Richard III
Richard III
by William Shakespeare
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Antagonist

Character Role Analysis

Richard III

Come to think of it, Richard is his own worst enemy, so we're going to say he's both the protagonist and antagonist of the play. Remember when he has that "Ah-ha!" moment the night before the battle at Bosworth Field? He basically comes to realize what we (the audience) have known all along: he's the villain responsible for all the bad things about to happen to him:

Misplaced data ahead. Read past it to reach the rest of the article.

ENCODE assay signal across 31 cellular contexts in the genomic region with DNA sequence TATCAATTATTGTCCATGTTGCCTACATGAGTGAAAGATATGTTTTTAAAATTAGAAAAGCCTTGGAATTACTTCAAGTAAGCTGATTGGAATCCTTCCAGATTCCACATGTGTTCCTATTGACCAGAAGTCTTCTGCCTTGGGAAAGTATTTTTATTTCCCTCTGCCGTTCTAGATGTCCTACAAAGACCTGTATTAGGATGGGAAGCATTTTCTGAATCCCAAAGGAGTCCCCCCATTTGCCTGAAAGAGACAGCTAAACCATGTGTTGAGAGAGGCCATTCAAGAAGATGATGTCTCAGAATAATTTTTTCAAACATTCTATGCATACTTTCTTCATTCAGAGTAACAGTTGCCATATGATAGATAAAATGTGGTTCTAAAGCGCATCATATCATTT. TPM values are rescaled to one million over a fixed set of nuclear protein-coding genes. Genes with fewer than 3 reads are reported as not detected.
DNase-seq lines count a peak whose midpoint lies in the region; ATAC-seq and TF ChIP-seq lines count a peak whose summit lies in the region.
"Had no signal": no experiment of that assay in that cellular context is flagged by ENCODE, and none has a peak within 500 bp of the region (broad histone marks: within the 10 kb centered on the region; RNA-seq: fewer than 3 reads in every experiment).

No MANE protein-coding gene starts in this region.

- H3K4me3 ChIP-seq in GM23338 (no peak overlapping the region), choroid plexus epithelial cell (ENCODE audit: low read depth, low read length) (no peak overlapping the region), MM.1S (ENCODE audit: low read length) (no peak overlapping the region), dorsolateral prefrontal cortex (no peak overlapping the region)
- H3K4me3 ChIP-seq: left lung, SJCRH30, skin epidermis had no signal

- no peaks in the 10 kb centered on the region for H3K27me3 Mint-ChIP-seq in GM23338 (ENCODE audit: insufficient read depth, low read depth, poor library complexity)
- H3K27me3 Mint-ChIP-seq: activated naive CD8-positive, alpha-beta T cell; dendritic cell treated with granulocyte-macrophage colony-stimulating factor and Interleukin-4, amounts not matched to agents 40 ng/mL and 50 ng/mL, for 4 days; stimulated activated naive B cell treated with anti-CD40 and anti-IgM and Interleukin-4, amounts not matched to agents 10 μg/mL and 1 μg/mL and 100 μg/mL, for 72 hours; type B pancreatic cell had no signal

O no, alas, I rather hate myself.
I am a villain. (5.5.1).


Everyone who stands in the way of Richard's path to the crown

If Richard is our protagonist, then everyone who gets in his way is behaving like an antagonist. This includes Clarence, King Edward IV, and the young princes, who all have more of a right to the throne than Richard. Same goes for Margaret, who spends most of her time skulking around the castle hurling nasty curses at Richard (and everyone else). Even Richard's wingman, Buckingham, becomes an antagonist when he refuses to kill the little Princes for Richard. Basically, what we're saying is that everyone in this play is an antagonist.


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